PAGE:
We are also researching for Interactive Virtual Reality (Hand and Forearm Muscular Avatar project is the recent one) and 3D image processing as a treatment modality, teaching and as a diagnostic tool.
Yusuf is also a member of the 'Clinical Anatomy Research Group. His research expertise includes neuromodulation and electrostimulation.
Dr Andrew Clarkson
Our major research focus is in the field of post-stroke neuroprotection, regeneration and repair.
Our goal is directed at promoting recovery of sensory and motor functions following a stroke and investigating underlying mechanisms associated with delayed impairment in memory.
We use novel combinations of intensive rehabilitation and drug therapies to enhance brain repair processes. These approaches utilise behavioural, electrophysiological, optical imaging and anatomical measures to assess post-stroke protection, regeneration and repair.
We are working with leading medicinal chemists and pharmaceutical companies with an aim of developing novel pharmacotherapies and drug delivery modalities to take into the clinic.
Andrew's research expertise include in vivo animal models, cell culture, immunohistochemistry, electrophysiology, behavior and pharmacology.
Dr Gina Forster
The goal of the research conducted by the Forster research group is to elucidate the neurobiological mechanisms that underlie anxiety states (including posttraumatic stress disorder), in the context of early life stress, social stress, addiction and brain trauma. By doing so, we hope to ultimately improve the diagnosis and treatment of anxiety disorders. We use rodent models of these phenomena, and more recently have applied our research to relevant populations such as war veterans and youth at risk for alcohol problems. Specific techniques used in the laboratory include in vivo microdialysis and in vivo electrochemical recordings of neurotransmitter release, neurochemical measurements with high performance liquid chromotography; measurement of plasma and brain hormone and immune marker concentrations using enzyme-linked immunoabsorbance assays; western blot and immunocytochemical measures of neurotransmitter receptor levels and neurogenesis/cell cycle/cell death; functional magnetic resonance imaging (fMRI) of the human brain; and behavioural assays of executive function, motoric activity, fear, anxiety and drug reward. Overall, our multi-level approach allows for an integrated study of the neurobiological bases of neuropsychiatric disorders in relevant rodent models and in at-risk human populations.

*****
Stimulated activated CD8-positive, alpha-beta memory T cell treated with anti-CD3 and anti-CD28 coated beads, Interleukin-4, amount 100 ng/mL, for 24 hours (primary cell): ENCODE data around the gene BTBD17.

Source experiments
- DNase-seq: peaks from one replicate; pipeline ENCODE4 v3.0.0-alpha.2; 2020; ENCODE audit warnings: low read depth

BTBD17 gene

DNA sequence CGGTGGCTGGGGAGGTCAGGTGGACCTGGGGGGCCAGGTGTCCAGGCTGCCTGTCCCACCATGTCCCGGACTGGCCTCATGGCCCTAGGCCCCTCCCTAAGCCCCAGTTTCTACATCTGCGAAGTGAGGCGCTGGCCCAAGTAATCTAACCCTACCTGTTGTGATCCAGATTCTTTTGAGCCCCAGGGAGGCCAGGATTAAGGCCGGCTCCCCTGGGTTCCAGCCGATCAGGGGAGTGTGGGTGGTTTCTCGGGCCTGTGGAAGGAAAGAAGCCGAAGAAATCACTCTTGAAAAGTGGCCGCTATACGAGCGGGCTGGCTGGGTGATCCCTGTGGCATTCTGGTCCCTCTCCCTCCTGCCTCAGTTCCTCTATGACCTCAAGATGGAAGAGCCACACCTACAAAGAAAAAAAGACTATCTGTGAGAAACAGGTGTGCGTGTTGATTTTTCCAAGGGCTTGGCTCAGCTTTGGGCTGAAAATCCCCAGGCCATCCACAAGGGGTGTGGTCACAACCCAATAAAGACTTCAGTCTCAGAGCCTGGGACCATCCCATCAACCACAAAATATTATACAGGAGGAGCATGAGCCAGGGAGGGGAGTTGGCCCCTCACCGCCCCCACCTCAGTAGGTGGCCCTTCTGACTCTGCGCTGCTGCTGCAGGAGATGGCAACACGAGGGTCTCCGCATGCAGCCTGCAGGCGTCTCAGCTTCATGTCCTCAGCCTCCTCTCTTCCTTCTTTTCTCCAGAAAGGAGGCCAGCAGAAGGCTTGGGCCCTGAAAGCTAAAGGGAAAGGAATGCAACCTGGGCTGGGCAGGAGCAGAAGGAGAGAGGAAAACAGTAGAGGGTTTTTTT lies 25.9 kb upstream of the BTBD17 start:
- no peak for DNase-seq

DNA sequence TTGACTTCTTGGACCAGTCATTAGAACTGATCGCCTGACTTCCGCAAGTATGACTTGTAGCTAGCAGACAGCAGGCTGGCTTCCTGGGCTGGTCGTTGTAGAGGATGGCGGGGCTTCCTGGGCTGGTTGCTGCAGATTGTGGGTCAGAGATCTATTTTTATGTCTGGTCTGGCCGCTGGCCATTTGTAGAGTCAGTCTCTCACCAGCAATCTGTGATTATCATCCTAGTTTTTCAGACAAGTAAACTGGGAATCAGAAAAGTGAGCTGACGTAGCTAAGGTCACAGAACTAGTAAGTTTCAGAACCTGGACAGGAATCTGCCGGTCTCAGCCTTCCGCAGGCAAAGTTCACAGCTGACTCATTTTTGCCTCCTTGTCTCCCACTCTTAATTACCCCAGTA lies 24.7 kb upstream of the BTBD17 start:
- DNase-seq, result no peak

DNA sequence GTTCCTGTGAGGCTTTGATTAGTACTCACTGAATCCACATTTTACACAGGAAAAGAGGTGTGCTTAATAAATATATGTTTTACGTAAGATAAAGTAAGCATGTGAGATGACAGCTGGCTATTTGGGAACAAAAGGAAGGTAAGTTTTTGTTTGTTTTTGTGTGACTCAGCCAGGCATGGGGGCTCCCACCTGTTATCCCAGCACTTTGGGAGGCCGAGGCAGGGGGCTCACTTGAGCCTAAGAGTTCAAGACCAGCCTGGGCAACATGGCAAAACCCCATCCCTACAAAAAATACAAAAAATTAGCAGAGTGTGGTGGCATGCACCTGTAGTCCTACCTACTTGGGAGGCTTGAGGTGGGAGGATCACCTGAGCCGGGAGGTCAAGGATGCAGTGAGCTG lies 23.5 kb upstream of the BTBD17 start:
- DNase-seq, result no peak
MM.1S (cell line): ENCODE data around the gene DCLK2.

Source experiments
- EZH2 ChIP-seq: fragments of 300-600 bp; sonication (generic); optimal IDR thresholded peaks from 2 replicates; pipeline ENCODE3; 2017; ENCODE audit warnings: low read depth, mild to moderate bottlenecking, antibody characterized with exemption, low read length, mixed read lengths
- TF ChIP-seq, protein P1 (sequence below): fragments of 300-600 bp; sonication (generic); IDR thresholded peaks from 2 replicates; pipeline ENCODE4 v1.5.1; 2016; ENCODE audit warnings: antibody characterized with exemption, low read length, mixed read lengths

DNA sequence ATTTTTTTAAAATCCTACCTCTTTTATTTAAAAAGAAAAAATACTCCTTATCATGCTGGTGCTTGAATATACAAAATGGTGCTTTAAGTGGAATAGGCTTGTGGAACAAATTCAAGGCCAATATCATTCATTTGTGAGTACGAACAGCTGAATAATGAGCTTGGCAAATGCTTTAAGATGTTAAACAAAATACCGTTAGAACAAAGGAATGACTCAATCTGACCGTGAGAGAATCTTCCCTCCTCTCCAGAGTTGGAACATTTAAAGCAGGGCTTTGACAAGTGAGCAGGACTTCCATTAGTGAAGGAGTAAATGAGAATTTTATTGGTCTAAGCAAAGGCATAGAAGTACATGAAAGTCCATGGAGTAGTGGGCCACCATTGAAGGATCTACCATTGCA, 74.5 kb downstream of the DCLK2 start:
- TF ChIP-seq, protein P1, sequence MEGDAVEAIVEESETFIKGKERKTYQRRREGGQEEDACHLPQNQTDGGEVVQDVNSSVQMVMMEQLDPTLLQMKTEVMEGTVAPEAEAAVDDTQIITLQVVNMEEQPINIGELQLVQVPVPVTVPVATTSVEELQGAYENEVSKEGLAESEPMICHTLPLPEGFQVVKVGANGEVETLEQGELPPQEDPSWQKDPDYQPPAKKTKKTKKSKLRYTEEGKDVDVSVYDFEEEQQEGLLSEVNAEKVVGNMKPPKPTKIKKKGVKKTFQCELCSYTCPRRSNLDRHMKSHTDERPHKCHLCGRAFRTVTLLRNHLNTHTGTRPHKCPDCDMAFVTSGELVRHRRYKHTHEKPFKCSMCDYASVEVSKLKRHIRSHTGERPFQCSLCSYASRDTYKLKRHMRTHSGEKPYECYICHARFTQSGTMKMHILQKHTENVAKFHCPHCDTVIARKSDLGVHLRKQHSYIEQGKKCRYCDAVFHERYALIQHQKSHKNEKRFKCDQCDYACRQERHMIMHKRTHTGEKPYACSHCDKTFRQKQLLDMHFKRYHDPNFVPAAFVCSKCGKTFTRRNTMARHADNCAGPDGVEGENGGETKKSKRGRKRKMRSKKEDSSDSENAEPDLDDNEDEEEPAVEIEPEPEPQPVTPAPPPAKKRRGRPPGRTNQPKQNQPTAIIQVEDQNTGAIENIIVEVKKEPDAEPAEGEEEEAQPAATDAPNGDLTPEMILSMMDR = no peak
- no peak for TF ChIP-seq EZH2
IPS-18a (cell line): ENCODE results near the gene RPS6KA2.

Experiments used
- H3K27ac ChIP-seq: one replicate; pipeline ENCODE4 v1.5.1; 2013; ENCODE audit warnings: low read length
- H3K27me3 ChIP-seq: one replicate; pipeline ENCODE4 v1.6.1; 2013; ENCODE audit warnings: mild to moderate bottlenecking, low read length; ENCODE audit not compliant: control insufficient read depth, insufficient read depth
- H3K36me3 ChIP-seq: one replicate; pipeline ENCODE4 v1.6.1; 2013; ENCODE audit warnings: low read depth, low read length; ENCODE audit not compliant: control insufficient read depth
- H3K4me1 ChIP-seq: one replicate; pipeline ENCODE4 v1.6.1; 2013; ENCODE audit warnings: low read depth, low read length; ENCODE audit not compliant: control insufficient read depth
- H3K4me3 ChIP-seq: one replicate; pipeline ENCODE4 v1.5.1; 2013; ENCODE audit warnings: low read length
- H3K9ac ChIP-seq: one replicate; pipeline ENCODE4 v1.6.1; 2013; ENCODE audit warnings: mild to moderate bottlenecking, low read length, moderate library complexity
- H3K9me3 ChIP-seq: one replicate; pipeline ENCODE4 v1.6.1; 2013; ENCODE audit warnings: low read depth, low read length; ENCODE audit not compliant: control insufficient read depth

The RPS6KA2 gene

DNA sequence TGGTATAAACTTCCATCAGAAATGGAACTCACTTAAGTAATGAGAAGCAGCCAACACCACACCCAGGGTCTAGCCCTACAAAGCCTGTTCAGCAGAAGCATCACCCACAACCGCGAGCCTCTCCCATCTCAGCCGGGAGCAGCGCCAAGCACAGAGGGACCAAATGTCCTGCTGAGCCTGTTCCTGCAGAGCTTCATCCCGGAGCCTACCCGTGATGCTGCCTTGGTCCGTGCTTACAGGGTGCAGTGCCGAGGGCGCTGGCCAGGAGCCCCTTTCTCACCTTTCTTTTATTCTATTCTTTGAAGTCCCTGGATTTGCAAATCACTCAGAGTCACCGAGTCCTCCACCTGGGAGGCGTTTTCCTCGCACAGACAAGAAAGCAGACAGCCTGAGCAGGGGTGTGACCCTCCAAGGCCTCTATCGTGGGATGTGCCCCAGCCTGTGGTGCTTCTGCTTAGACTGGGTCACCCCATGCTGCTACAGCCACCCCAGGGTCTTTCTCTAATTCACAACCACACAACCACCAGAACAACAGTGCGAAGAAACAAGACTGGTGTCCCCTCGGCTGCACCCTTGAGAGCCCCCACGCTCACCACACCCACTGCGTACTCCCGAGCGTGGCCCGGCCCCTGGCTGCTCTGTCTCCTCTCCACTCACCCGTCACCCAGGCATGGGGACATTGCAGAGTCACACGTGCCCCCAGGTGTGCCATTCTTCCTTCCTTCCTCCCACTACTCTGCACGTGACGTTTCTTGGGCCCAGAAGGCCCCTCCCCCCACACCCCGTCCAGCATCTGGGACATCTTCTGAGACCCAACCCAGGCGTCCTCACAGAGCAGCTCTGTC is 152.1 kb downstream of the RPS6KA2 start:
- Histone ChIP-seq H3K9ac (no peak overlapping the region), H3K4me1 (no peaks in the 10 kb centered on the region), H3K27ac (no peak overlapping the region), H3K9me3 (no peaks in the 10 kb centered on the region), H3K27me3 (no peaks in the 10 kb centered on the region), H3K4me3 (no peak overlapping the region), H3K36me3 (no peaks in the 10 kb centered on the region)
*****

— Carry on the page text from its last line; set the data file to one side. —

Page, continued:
Professor Dave Grattan
The Grattan Lab are interested in the neuroendocrine functions of the hormone prolactin, and in particular, the role of prolactin in the neuroendocrine and neurobiological adaptations of the maternal brain.
Specific interests include the control of appetite and body weight during pregnancy and obesity, plasticity in oxytocin neurons during late pregnancy and lactation, and the role of prolactin in changes in mood and behaviour in the post partum period.
Dave is one of a number of researchers whose work combines neuroscience with reproduction and developmental biology, and who are members of both the 'Neuroscience Group' and the 'Reproduction, Genomics and Development Research Group'.
Associate Professor Christine Jasoni
The overarching goal of Christine's lab is to understand how complications of pregnancy - such as obesity, gestational diabetes, and infection - increase the risk that offspring will acquire neurodevelopmental abnormalities later in life – such as autism spectrum disorder, obesity, learning disabilities, and depression.
To do this we are identifying factors that are unique to complicated pregnancies, and discovering how they derail the process of normal brain development.
We use an array of techniques including molecular & cellular biology, mouse genetic models, live cell imaging, and bioinformatics to address our scientific questions.
The research has the potential to discover markers that can be used to predict potential neurobehavioural disorders, and to provide research-informed guidelines for healthy pregnancy.
Christine is also a member of the 'Reproduction, Genomics and Development Research Group'. Her research expertise includes neuronal cell culture, immunocytochemistry, confocal microscopy, NextGeneration sequencing, DNA methylation analysis, qPCR, flow cytometry and multiplex cytokine analysis.
Associate Professor Ping Liu
Our main research areas are:
- Neurobiological basis and intervention of brain aging, Alzheimer's disease and schizophrenia
- Biological basis of learning and memory.
We have been focusing on arginine metabolism, and the functional role of agmatine and its therapeutic potential.
Dr Ruth Napper
Our major research interest is assessing the effects of binge alcohol exposure on the developing (foetal) brain. We focus on two major aspects.
First we assess acute cell death following a single binge exposure. We quantify apoptotic cell death using stereological methods and use immuno-histochemistry to phenotype dying cells. We are aiming to identify which brain regions are damaged and the window of vulnerability of each region. Secondly we assess the behavioural impact of this binge ethanol paradigm in adulthood and quantify the number of cells in the key brain regions.